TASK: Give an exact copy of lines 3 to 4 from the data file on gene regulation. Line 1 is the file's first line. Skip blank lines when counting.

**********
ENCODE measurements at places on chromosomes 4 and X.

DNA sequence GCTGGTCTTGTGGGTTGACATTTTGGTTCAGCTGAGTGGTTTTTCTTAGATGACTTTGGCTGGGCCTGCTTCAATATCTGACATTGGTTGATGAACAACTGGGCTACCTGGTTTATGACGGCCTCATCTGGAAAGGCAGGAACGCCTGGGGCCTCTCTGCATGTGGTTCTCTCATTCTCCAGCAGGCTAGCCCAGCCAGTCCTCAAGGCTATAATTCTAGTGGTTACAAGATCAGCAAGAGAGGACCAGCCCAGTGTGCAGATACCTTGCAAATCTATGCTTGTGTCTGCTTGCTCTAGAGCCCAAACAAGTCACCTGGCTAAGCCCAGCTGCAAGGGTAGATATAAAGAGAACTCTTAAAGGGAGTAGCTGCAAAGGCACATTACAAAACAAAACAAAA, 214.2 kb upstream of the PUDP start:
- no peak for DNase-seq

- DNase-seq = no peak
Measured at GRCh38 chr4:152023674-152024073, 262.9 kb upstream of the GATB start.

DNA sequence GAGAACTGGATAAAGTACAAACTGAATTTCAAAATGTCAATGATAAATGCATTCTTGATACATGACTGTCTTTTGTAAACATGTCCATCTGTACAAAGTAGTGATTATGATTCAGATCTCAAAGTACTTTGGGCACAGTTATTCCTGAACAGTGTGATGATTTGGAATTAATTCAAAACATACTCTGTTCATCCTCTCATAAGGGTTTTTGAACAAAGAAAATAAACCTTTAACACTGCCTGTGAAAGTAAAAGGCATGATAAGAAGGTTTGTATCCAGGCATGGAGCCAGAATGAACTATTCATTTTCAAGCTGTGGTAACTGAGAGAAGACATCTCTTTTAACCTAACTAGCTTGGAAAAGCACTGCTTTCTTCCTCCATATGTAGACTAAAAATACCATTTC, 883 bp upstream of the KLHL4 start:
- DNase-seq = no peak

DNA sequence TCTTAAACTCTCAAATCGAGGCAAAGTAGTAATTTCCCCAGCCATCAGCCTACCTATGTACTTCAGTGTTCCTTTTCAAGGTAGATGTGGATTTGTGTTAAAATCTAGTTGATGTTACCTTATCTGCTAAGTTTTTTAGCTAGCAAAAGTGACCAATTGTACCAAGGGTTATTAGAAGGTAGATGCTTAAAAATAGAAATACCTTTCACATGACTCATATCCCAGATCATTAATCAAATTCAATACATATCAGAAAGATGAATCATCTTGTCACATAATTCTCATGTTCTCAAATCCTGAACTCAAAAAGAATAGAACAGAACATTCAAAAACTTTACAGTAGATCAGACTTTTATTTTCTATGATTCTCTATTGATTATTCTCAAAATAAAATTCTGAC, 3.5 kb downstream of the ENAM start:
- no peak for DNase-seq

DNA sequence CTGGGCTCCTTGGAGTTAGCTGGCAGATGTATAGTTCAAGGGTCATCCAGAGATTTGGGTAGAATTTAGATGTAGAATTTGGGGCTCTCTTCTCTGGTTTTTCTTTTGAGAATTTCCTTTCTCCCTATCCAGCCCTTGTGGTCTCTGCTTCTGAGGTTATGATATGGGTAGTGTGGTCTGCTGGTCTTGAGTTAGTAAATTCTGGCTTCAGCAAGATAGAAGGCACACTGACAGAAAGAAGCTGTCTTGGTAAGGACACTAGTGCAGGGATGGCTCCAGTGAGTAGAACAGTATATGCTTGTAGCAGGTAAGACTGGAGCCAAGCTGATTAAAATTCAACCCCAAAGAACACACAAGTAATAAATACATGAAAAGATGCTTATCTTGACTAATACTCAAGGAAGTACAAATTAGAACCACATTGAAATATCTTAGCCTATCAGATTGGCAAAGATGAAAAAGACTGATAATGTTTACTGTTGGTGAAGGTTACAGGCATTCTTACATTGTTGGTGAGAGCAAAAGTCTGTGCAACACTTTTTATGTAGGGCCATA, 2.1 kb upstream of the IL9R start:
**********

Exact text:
- no peak for DNase-seq

- DNase-seq = no peak